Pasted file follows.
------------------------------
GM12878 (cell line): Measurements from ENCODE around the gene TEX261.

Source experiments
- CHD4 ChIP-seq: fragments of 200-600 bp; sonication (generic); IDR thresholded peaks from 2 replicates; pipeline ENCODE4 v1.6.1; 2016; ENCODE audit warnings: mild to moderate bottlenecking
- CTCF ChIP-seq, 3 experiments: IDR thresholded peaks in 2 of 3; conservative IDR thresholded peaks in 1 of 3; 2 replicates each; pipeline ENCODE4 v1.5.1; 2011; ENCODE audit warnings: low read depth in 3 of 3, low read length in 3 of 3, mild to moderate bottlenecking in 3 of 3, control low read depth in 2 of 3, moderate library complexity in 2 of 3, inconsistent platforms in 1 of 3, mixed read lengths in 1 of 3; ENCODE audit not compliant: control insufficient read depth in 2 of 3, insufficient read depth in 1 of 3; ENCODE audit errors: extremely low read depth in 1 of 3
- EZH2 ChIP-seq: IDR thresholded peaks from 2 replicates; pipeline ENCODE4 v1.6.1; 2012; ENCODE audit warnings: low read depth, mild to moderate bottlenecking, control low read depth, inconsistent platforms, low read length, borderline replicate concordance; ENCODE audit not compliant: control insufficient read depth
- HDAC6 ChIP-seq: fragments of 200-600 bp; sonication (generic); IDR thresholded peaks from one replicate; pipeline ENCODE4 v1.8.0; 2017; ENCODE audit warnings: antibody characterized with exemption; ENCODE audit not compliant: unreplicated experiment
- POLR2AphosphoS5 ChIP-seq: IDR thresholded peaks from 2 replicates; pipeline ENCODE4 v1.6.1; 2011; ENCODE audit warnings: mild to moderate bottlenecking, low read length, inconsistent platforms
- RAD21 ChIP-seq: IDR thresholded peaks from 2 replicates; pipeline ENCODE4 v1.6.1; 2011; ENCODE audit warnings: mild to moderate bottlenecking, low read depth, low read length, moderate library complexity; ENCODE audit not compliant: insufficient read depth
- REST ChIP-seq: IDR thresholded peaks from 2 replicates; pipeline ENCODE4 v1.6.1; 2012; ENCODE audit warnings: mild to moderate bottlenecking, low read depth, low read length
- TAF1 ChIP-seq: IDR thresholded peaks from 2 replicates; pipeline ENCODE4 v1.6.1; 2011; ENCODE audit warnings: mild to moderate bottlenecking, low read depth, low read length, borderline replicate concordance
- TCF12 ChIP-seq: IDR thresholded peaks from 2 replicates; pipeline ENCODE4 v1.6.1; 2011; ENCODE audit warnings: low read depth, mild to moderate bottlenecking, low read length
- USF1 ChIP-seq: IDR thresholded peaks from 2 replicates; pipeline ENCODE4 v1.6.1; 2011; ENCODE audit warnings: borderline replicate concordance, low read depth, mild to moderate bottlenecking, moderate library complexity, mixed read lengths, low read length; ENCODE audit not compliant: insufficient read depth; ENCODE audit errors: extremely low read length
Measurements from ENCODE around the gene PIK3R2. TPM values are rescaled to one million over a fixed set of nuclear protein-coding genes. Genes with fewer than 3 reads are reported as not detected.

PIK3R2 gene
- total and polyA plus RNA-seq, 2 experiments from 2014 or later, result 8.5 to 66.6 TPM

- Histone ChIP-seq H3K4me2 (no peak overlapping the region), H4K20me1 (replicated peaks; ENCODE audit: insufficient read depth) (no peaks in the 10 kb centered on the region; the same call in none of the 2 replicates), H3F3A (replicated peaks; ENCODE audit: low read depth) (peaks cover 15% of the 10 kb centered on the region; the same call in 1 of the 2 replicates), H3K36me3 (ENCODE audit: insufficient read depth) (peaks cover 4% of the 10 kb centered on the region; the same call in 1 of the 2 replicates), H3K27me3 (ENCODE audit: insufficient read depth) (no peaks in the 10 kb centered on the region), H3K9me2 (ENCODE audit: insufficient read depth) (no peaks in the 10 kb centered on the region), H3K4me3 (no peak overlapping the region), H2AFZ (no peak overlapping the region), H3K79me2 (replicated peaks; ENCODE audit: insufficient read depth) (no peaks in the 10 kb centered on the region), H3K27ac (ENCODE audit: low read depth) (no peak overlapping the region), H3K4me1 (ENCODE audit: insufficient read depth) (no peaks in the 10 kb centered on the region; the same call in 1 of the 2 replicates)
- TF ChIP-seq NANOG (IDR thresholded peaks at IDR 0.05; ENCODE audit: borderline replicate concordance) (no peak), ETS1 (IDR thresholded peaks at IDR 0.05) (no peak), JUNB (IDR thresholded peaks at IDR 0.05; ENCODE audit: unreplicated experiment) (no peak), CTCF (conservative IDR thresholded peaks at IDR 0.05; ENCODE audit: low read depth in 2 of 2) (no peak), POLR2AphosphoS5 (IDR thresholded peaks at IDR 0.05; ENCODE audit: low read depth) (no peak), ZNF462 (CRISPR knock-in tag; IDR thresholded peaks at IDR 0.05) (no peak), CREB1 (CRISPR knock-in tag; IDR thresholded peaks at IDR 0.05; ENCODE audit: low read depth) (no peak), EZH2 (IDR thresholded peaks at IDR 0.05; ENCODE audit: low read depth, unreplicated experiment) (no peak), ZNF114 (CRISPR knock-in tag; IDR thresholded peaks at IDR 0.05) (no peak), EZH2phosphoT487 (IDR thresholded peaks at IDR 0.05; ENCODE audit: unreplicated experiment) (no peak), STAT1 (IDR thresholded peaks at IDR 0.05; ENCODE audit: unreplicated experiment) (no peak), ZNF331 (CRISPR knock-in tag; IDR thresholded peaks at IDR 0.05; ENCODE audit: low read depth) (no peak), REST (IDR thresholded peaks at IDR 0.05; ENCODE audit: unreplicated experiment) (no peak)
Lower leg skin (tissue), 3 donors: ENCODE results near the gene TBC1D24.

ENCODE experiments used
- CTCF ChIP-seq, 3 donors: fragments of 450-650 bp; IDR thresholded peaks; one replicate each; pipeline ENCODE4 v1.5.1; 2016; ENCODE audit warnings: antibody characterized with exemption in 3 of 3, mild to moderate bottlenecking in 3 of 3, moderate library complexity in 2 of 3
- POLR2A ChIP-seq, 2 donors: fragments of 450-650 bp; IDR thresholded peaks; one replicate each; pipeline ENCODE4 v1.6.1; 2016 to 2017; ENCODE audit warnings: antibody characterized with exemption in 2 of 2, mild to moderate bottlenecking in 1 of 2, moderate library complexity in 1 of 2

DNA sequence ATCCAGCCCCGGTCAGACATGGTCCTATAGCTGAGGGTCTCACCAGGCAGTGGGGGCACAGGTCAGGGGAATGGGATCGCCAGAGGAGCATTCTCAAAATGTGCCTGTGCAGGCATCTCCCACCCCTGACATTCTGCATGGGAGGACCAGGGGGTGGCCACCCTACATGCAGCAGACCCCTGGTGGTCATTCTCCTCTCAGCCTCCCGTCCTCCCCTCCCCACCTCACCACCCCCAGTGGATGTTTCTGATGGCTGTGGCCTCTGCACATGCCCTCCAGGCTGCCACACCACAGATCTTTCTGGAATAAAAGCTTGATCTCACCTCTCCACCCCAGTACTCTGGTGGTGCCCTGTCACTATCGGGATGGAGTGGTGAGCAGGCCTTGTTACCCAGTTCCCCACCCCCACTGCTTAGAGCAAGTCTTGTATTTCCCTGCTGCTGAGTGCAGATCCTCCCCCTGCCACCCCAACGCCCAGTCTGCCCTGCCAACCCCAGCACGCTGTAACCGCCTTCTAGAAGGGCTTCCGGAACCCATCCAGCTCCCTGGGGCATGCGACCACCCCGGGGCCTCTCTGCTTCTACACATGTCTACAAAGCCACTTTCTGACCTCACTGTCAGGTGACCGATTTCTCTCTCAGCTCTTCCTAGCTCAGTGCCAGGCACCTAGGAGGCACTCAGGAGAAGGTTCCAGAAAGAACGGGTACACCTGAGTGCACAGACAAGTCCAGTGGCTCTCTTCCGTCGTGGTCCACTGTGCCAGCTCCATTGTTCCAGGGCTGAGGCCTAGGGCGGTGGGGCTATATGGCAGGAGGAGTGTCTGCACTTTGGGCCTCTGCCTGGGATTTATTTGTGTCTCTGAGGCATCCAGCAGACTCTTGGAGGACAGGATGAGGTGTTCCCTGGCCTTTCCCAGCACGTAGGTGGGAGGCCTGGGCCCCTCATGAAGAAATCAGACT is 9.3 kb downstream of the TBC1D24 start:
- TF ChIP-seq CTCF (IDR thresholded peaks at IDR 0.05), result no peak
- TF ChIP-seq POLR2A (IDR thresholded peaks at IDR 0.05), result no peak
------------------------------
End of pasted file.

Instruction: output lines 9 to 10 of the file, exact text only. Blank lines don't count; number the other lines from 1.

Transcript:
- REST ChIP-seq: IDR thresholded peaks from 2 replicates; pipeline ENCODE4 v1.6.1; 2012; ENCODE audit warnings: mild to moderate bottlenecking, low read depth, low read length
- TAF1 ChIP-seq: IDR thresholded peaks from 2 replicates; pipeline ENCODE4 v1.6.1; 2011; ENCODE audit warnings: mild to moderate bottlenecking, low read depth, low read length, borderline replicate concordance